Yesterday in another forum I posted a reply to an individual who was expressing concern about the narrow worldview that some LDS people have with regard to religion. I shared an experience that my brother, who is not a member of the Mormon church, related to me a long time ago. This actually happened to him, and I think he was sharing it with me to make a point about my own religious observance. My brother's story and its subtle implications quietly bothered me for years.
My brother worked in a gravel pit, running a rock crusher. At the time he was less than 20 years old, and he was head over heals with a nice girl that was devoutly Southern Baptist. Although my family was never religious, my brother was actually considering going into the Ministry, just to please her. Well, there was a crusty old foreman that was running the operation, and one day after listening to my brother's aspirations, he offered his advice with an object lesson.
The foreman took his shovel and put the spade-end of it right up into my brother's face. "Okay Bob, tell me what you see." My brother's reply was simple, "A shovel." Then the foreman stepped back about ten feet and said, "Now, what do you see?" My brother's answer was more revealing: "Well, I see you and the shovel. I see the gravel pit, the crusher and the front-end loader. I see the river, the trees and the sky. The old foreman replied, "Exactly. Do you get my point?"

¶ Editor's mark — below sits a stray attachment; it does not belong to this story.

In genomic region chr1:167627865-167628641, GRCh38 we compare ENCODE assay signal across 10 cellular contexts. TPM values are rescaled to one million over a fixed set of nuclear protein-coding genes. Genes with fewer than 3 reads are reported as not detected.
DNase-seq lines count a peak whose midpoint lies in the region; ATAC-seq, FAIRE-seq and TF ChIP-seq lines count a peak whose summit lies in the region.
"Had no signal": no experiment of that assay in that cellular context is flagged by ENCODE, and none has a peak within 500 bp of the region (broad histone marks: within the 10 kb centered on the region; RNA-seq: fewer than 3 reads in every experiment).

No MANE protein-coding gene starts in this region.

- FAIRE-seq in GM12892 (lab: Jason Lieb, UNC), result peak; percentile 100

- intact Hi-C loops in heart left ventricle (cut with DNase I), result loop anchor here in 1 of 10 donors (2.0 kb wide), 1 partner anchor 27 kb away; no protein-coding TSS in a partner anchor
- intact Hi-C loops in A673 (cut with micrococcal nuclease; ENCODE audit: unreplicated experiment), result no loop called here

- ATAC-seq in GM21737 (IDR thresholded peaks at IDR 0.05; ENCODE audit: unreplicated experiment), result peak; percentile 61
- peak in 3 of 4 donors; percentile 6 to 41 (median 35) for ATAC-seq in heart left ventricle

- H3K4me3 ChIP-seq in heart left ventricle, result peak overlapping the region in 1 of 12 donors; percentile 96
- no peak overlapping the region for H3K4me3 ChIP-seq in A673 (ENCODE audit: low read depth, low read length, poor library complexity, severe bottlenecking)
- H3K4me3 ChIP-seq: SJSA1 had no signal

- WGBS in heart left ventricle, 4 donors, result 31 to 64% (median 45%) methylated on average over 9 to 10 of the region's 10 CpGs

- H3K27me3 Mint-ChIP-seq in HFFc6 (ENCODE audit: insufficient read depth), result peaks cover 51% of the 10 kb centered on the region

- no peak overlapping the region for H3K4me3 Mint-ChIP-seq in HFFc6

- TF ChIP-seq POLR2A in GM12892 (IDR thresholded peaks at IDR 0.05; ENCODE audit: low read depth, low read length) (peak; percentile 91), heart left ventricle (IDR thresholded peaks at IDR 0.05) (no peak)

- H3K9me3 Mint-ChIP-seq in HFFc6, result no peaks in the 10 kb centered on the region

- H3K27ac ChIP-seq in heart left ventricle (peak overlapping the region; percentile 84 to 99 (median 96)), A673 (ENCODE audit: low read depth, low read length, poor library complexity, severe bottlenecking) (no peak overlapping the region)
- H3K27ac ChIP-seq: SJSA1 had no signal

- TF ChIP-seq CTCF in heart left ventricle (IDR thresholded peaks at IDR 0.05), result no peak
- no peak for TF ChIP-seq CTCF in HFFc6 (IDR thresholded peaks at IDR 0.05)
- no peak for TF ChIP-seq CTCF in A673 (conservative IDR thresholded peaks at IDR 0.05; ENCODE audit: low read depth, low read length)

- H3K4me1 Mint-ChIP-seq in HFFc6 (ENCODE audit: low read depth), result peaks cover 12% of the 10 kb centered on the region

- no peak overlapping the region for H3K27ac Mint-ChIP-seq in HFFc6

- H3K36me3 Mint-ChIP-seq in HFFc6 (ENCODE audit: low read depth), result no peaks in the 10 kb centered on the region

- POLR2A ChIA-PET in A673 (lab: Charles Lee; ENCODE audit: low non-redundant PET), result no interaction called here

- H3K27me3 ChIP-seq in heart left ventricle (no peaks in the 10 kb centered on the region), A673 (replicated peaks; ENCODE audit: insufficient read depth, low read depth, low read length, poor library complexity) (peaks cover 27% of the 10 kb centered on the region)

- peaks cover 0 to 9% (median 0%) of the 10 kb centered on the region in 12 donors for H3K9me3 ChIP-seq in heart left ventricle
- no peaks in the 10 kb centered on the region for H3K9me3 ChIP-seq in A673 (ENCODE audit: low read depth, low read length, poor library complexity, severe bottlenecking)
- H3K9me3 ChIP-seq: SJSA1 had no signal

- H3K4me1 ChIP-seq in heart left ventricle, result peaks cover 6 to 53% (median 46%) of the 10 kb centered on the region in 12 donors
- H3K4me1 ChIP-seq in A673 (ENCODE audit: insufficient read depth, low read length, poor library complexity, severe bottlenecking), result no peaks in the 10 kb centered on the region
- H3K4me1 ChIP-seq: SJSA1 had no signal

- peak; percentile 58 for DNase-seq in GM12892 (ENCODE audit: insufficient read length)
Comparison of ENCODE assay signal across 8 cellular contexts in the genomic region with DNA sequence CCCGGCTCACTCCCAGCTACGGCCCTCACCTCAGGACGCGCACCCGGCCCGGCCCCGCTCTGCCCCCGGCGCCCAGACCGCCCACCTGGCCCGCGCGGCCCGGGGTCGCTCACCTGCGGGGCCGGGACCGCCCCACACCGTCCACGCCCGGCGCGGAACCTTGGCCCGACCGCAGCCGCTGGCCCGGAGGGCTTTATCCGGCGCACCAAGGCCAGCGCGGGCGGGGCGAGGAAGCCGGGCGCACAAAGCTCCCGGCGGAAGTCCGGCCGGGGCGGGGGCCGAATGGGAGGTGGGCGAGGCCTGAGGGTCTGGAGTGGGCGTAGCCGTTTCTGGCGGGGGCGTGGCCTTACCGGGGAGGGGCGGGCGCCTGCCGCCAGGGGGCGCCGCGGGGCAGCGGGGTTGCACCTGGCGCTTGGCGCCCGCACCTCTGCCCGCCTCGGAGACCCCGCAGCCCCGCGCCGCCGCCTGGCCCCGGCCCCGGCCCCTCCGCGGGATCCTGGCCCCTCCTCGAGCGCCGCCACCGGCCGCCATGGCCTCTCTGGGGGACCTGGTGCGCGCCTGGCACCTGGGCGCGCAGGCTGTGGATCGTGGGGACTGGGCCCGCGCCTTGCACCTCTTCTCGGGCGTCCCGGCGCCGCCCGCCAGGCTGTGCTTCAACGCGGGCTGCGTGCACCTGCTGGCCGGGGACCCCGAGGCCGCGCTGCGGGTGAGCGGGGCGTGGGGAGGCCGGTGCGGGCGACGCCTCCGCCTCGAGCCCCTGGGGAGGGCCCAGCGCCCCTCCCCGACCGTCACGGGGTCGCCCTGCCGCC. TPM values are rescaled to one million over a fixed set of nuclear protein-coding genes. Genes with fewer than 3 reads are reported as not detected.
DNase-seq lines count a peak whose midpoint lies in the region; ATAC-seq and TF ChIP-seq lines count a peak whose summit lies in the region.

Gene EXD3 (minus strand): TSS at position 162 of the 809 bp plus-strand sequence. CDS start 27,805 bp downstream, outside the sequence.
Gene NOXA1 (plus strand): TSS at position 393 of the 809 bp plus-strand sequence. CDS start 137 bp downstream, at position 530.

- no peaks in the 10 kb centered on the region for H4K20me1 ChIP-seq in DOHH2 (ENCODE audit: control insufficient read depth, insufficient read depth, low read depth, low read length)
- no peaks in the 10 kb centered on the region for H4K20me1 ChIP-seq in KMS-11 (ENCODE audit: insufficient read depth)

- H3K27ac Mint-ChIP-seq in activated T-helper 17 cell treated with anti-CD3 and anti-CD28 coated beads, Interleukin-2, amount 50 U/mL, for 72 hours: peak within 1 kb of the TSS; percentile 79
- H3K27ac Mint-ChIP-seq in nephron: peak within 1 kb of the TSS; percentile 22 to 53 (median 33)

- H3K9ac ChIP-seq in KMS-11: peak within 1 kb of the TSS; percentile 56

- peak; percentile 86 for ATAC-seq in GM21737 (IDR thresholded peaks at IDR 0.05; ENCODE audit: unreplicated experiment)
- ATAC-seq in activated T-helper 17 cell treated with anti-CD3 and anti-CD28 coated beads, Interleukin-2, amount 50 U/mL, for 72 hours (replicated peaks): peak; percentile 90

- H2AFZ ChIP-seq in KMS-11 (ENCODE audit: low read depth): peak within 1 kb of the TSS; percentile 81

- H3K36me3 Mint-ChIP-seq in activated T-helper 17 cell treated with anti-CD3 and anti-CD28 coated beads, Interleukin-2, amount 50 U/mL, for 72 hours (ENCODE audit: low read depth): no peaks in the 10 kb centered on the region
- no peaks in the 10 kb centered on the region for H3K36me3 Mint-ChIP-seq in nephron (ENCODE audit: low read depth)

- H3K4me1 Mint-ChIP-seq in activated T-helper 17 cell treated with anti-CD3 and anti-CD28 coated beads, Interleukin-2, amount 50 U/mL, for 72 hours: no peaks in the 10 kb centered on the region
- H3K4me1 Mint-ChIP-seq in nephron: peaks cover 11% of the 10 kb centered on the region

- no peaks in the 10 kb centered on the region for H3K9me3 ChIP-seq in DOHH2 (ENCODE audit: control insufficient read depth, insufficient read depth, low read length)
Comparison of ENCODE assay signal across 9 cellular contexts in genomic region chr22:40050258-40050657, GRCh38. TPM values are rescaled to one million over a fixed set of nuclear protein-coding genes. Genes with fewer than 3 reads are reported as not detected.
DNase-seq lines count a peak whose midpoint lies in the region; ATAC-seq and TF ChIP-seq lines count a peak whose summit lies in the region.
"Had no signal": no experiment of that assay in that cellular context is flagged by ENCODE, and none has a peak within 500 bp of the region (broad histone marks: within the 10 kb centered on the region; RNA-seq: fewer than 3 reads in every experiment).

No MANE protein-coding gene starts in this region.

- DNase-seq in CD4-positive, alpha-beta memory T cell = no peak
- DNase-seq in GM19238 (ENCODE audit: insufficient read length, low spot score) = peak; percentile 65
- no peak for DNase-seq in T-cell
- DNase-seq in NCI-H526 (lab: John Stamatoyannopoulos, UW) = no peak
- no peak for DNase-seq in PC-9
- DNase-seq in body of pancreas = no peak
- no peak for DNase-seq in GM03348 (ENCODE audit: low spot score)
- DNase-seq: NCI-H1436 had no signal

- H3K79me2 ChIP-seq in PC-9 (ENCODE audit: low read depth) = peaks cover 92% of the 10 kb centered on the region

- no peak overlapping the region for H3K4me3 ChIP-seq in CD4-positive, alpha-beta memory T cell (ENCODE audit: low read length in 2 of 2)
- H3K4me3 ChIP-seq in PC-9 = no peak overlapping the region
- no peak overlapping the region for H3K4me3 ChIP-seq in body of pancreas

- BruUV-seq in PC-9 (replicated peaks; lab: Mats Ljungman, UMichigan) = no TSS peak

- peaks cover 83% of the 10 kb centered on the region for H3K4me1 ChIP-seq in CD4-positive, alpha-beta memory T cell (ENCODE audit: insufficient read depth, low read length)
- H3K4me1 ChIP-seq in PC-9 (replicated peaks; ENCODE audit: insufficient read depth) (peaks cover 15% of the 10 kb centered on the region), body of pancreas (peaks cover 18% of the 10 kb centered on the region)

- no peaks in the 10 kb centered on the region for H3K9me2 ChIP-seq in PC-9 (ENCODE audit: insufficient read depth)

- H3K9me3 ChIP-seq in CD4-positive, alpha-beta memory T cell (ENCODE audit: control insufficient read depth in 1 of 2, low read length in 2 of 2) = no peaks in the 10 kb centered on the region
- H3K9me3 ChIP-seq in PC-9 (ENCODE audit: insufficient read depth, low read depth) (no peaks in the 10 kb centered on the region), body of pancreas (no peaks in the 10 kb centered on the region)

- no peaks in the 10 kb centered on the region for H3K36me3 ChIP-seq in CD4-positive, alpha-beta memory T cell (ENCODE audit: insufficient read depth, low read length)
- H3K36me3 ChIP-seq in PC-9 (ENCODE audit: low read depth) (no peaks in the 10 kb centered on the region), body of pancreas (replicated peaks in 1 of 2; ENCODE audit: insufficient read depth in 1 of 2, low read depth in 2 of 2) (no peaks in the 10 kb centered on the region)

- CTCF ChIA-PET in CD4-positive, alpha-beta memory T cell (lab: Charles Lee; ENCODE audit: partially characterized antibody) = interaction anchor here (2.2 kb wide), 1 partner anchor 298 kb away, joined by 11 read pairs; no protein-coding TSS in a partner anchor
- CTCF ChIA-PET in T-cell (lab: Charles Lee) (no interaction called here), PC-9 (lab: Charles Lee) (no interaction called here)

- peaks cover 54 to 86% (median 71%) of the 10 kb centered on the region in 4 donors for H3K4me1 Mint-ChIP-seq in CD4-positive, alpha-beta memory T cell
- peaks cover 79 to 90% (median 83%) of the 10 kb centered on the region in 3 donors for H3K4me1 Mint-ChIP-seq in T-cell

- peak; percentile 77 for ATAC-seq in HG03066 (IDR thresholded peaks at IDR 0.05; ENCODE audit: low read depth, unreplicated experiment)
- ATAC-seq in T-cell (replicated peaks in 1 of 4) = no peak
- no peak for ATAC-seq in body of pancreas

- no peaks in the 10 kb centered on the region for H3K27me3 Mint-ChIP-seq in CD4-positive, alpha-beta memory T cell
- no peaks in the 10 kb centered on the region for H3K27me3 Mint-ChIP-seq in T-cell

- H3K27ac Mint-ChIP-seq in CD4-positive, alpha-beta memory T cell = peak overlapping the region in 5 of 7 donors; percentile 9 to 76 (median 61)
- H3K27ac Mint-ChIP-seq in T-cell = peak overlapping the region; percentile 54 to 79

My brother said he got the point, and after some consideration he decided the Ministry was not for him. More than that, he decided he had been a little crazy about this girl, and that he'd momentarily lost sight of the real world, and that religion in general was not for him either. He has since lived his adult life fairly void of any religion.
And so I've sometimes asked myself, "Do I have a shovel in my face? Is there more to life than this shovel?"
Here's the answer that I've worked out for myself. Jesus never intended for us to have a shovel in our face. A shovel is a tool that is designed to accomplish work, not obstruct vision. The shovel of religion is best used with a strong arm, a strong back, and a sharp mind that has a purpose in using it. We need to have balance in our lives, and the perspective of others is vital, even enriching. There are lots of ways to use a shovel; in fact, there are many kinds of shovels that do different things. And so it is with religion. The good Lord and Foreman of us all appreciates all his workers, whether or not they own genuine Craftsman® brand shovels.
I believe the 'restored gospel' is all-encompassing of human diversity as well as our individual needs, if we allow it to be by being faithful to the rather simple requests of the commandments the Lord has given us. The fact that our LDS religion actually requires us to walk the talk is indeed one of the key attributes that some in the world are critical of. In the final analysis, if we choose a life of faith, we need to also make the choice to be obedient to the Lord's standards, as described in the scriptures, whether or not we put the shovel to our face or use it at arm's length.